I feel at Tres Cabezas people are very human in the way they take care of their staff and guests. It is a workplace where it is okay to say ‘I don’t know’. People listen, they are not afraid to ask for help and acknowledge there are things that need improvement. It’s a very nice and refreshing relationship where both parties grow and bloom. Appreciation is important and commitment is recognized!
Is there somebody in the coffee industry you look up to? If so, why?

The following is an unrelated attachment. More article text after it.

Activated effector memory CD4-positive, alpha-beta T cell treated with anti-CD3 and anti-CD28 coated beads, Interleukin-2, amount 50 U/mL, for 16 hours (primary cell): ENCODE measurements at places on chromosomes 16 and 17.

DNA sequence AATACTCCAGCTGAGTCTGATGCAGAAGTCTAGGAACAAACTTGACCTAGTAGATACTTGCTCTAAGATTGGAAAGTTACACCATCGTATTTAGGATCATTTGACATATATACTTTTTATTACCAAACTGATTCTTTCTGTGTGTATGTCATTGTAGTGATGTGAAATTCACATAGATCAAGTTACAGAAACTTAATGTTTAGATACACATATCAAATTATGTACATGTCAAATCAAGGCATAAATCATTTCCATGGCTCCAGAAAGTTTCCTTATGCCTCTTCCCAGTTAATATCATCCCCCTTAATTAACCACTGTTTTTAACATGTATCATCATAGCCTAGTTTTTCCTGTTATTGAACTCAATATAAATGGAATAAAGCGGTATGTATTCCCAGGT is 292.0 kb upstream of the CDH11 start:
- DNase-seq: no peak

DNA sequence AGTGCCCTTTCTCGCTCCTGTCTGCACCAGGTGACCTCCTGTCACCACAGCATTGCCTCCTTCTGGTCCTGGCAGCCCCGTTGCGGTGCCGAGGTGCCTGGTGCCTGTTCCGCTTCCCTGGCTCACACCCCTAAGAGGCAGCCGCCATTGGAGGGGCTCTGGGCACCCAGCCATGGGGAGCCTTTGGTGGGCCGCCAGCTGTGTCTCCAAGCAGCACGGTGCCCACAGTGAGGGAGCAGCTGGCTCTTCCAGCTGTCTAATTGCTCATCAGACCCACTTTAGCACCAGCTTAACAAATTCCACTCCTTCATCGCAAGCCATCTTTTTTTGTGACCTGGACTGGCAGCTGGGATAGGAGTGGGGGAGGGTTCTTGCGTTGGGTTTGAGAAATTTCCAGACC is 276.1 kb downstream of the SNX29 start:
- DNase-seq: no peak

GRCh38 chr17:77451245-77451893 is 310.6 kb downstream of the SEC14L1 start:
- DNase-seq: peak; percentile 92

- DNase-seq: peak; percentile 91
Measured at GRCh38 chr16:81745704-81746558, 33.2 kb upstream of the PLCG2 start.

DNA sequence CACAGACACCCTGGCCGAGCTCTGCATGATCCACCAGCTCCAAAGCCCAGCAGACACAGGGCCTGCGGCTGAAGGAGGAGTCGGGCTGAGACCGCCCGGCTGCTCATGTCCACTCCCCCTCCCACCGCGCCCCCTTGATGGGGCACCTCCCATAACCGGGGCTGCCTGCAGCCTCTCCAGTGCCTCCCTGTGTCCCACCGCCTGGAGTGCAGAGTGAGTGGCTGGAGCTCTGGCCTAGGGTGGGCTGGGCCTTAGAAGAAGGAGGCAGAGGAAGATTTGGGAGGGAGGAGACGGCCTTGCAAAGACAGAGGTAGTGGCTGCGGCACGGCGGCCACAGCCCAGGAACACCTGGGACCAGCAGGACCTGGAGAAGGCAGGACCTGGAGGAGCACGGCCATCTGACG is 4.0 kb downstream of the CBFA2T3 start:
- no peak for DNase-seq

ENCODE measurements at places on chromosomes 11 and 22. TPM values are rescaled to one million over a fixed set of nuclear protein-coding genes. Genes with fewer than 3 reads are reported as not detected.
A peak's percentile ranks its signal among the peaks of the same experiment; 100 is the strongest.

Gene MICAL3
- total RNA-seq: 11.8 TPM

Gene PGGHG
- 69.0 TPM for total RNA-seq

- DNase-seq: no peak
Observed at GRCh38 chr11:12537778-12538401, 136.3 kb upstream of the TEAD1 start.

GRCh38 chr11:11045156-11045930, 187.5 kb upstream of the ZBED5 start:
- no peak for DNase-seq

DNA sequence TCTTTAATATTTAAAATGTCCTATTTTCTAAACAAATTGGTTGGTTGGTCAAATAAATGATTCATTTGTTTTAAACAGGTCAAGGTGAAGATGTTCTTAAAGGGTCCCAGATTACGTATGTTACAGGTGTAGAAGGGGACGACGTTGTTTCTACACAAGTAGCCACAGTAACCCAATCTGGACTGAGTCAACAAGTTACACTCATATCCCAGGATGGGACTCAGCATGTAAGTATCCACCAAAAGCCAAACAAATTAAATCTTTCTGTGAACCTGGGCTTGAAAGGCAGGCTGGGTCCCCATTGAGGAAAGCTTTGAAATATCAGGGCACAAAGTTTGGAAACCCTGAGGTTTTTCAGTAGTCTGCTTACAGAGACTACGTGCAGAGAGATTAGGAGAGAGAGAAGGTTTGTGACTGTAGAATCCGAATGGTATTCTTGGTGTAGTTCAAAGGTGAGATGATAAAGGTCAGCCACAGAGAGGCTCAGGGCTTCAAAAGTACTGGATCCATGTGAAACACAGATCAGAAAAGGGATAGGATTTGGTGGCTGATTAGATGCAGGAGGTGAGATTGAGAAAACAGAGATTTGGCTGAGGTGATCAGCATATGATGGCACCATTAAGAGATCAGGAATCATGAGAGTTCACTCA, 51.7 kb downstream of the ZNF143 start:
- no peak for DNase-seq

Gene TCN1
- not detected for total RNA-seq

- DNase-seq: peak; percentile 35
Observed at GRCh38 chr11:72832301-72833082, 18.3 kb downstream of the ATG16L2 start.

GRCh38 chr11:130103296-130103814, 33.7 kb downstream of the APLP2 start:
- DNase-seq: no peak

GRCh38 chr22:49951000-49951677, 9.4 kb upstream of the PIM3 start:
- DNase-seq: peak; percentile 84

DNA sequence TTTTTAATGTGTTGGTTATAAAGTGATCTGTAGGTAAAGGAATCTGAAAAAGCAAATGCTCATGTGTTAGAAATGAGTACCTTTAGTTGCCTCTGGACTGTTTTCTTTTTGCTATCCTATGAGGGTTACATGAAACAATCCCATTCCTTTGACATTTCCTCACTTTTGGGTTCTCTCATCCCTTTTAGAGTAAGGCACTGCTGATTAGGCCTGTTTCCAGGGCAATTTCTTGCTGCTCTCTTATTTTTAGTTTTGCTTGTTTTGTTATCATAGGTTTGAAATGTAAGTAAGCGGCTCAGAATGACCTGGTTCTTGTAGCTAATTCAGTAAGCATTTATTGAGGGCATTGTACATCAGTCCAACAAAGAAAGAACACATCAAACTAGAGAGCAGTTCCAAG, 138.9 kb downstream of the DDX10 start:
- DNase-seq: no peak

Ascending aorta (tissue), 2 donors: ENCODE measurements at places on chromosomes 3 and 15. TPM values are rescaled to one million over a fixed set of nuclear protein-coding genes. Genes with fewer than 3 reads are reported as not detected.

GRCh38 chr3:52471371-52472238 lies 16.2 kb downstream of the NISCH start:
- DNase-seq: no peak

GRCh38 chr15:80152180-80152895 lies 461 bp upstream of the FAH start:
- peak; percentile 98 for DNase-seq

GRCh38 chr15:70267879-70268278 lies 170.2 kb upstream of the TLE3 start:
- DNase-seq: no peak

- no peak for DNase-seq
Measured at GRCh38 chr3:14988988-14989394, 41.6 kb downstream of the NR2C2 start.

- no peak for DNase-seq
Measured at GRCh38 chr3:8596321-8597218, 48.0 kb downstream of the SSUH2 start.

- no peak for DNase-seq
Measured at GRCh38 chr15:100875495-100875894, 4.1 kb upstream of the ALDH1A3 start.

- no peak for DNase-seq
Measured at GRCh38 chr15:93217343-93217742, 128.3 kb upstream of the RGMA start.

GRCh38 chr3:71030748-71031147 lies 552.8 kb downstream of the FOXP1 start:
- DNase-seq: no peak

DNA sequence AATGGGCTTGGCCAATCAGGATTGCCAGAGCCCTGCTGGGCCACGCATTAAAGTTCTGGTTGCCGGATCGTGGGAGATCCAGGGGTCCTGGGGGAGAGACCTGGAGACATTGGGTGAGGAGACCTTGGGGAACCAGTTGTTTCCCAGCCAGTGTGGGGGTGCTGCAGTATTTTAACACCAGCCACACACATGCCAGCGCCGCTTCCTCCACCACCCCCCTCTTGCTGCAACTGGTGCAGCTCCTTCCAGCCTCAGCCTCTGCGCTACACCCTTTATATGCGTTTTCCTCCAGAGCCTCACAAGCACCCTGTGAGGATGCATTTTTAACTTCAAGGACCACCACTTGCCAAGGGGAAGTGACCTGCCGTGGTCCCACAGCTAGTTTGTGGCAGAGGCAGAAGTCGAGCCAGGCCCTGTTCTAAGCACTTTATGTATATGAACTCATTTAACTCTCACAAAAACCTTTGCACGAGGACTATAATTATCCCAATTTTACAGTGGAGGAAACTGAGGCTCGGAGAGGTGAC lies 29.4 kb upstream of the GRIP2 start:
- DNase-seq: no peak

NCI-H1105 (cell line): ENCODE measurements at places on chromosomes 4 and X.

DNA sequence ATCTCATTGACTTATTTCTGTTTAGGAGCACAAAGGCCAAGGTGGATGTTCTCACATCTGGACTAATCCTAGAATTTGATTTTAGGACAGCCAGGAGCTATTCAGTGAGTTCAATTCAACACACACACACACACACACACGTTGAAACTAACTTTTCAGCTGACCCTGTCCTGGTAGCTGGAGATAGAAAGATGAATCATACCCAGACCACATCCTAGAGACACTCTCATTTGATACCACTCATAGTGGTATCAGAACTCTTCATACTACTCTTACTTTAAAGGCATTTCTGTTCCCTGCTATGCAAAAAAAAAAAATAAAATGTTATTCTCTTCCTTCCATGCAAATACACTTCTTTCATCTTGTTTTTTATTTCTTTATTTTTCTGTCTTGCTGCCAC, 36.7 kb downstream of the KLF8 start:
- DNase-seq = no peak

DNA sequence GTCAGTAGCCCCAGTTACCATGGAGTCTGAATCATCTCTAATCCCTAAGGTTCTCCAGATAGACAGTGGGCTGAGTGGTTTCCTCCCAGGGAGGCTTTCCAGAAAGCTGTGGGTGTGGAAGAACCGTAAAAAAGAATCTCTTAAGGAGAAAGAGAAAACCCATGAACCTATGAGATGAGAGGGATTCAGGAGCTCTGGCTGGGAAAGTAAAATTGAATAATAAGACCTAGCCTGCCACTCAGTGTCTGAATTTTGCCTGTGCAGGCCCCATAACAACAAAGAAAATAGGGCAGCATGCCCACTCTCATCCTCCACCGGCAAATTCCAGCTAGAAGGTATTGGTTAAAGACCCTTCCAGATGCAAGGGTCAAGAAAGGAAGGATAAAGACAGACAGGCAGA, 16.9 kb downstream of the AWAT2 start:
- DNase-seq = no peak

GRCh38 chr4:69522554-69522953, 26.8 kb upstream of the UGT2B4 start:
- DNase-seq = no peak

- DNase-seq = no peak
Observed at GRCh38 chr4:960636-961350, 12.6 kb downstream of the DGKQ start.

I can get inspired by anyone, it doesn’t necessarily have to be a person working in coffee. I admire people who stand up for themselves and people who create something with their hands.
What about coffee competitions? Have you participated or plan to do so in the future?
Not yet. For two years I’ve been thinking about it but I actually really want to. Hopefully next year.
A topic that is often being discussed in the specialty coffee industry is the equal representation of gender in competitions. Any thoughts on why we see more men competing than women?
I think women can be more reserved when taking the stage. I'll leave it at that. :-)
In terms of creating an equal work environment in the specialty coffee industry, how could it be achieved?